Rig Utilization Rate

What Is Rig Utilization Rate?

The rig utilization rate describes the number of oil drilling rigs being used by a company as a percentage of a company's total fleet. A company's rig utilization rate often speaks volumes about both the company's prospects and the global economic landscape. Quite often during times of economic recession, rig utilization rates will be quite low due to a decreased demand for oil.

Understanding Rig Utilization Rate

Along with other metrics, the rig count and the utilization rate are reported in business and trade publications to describe the state of the industry. Rig utilization rates may be reported by type of rig (e.g., ultra-deepwater submersible, ultra-deepwater drillship) as well as by region (e.g., Gulf of Mexico, North Atlantic).

In most cases, the higher the rig utilization rate, the higher the revenues for a firm. This is because a high rate bridges the gap between investment, in constructing and operationalizing a rig, and utilization, which generally leads to profits. During periods of growth where the demand for oil is high, rig utilization rates often run at 90% or higher—sometimes to 100%.

Rig utilization rates are also affected by retirements of previous rigs. For example, an oil and gas company may retire old rigs or existing rigs to meet modern specifications. In such cases, its rig utilization rate and rig count will fall.

Key Takeaways

  • Rig utilization rate is a metric that is used to refer to the number of oil drilling rigs being used by an oil company as a percentage of its total fleet.
  • The higher the rig utilization rate, the higher the revenues for a firm.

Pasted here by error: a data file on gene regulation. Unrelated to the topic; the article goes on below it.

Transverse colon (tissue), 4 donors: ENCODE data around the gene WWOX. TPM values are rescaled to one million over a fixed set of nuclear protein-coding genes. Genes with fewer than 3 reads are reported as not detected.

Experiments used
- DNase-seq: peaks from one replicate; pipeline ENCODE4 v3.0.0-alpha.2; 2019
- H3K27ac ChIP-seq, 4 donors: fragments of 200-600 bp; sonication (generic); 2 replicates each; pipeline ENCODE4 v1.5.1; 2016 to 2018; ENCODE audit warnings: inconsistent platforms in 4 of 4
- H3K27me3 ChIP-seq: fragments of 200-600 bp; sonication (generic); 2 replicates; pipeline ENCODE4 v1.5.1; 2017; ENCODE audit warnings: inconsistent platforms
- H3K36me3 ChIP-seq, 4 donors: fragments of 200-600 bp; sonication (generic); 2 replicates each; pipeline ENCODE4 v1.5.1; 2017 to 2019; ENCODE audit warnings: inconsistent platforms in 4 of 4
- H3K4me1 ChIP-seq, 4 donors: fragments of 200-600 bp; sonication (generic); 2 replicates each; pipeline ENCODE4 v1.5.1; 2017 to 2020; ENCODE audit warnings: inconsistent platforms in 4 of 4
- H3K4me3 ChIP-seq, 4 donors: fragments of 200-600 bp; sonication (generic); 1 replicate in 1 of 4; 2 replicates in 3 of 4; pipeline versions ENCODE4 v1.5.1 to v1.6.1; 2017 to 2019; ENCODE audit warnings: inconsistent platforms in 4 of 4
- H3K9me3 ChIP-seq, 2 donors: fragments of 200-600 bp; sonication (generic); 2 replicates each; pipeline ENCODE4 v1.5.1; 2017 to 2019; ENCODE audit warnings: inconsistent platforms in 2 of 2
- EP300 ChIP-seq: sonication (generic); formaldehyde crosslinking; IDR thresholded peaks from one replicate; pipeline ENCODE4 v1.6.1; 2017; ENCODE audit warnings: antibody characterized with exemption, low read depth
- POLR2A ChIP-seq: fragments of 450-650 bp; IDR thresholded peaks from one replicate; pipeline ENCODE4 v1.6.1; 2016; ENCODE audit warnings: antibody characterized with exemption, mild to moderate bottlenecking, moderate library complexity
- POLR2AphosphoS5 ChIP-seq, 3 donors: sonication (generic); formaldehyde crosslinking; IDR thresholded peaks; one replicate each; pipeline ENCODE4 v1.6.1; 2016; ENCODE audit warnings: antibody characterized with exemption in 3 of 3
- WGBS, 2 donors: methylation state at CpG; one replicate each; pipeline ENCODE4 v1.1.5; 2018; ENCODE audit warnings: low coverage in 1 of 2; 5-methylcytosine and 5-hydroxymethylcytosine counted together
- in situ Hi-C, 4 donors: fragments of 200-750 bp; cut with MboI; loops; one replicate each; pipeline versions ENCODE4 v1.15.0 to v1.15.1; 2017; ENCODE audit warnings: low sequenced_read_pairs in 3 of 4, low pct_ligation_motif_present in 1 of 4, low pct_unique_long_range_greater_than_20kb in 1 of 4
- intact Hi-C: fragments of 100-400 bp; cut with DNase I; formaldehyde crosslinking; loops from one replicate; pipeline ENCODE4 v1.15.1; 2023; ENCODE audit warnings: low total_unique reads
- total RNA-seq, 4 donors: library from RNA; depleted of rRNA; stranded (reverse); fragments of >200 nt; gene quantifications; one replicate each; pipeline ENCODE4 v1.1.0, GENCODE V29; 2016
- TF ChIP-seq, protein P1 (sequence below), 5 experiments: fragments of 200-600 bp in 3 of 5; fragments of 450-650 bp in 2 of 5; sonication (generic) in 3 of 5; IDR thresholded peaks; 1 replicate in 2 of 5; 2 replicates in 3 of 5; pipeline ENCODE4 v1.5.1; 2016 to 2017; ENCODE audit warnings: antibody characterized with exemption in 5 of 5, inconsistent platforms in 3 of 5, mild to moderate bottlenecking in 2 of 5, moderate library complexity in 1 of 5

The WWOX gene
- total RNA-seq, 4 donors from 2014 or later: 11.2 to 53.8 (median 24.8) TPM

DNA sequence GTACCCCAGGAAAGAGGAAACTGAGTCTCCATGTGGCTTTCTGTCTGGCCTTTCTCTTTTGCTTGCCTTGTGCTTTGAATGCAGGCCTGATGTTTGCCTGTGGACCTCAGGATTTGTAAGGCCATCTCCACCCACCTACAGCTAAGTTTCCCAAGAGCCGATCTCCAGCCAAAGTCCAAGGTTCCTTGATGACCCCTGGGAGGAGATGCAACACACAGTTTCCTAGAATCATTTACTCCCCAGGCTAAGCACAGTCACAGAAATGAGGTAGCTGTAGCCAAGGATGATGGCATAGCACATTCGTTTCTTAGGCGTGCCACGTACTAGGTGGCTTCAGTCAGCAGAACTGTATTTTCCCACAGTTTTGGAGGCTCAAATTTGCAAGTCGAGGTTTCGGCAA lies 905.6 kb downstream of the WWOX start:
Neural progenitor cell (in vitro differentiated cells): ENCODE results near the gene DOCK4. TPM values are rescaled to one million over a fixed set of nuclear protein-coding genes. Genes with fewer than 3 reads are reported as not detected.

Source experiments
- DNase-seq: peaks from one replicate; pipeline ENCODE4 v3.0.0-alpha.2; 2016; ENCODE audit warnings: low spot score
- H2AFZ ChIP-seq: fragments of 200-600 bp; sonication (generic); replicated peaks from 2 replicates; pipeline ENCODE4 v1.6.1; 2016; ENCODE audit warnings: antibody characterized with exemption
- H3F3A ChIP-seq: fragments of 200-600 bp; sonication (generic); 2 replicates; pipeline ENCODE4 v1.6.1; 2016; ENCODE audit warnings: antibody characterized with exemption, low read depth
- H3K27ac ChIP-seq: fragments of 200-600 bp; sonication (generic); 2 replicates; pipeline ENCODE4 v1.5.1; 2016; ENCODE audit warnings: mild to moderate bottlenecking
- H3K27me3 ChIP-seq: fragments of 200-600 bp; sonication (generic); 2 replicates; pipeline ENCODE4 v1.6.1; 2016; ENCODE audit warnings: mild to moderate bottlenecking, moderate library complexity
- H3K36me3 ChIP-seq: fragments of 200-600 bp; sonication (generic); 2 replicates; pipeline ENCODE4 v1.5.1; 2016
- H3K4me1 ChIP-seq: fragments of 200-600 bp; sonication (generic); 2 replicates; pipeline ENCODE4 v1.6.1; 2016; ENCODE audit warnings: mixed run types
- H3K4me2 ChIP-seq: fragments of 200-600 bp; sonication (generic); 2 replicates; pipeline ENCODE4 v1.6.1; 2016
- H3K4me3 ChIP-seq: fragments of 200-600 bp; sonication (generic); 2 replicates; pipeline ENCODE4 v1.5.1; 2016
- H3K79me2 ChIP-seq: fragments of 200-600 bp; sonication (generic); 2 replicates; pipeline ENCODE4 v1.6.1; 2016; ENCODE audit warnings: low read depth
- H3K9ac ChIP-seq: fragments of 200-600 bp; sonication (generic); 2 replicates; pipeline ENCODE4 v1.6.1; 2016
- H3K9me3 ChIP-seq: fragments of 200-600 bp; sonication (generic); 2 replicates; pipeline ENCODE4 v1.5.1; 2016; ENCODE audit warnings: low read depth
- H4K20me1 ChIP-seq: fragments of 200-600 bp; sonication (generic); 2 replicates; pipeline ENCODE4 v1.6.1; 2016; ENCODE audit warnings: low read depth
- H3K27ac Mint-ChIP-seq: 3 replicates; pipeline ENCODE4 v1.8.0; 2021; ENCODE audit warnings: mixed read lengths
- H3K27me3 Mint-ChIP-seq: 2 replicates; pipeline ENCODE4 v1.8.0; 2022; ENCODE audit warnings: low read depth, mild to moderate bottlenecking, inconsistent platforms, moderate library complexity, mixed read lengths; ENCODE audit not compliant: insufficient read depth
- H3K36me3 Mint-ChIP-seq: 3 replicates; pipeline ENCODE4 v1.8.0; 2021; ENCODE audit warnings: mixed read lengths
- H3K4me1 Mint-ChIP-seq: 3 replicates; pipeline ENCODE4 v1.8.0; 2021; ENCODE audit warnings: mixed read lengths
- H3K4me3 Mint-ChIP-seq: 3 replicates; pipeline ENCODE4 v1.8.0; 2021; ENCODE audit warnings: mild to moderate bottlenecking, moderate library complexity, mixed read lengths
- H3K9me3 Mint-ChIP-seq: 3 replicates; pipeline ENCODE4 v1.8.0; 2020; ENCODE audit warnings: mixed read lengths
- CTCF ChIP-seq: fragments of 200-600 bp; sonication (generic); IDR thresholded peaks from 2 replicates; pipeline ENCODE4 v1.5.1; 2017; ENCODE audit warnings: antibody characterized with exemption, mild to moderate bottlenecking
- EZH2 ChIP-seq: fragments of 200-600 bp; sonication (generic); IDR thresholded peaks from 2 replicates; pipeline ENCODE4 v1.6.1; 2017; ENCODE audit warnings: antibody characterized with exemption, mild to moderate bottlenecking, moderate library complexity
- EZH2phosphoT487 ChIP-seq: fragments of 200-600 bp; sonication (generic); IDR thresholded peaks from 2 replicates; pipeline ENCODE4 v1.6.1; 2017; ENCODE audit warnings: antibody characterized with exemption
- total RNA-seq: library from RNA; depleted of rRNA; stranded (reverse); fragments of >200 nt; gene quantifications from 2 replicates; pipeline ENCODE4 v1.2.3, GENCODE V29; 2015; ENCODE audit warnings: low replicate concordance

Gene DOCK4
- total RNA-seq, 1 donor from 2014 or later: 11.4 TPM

• Rig counts are another metric used to measure activity in the oil and gas industry.

Activity in the oil and gas industry is measured not just by the rig utilization rate. Rigs are required to drill for oil and gas, so the raw number of rigs in the field—the rig count—is an important indicator as well. A high rig utilization rate may signal a need for more rigs in the field, assuming demand remains strong.

These metrics and many others are known as key performance indicators, and every industry has metrics of its own that indicate how a company or the industry as a whole is performing.

Example of Rig Utilization Rate

Oil company ABC has a rig utilization rate of 40% during a period of low demand. As demand increases, the company presses more of its rigs into operation and its utilization rate increases to 80%. During this time, oil prices also increase and ABC's stock price jumps as profits increase. After a year of high prices and supply, demand for oil craters and ABC is forced to curtail operations for its rigs and its rig utilization rate drops to 60%. The company decides to further retire old rigs and modernizes others in its fleet. Therefore, its rig utilization rate falls to 40% within two years. Its stock price falls during this time period from previous highs.

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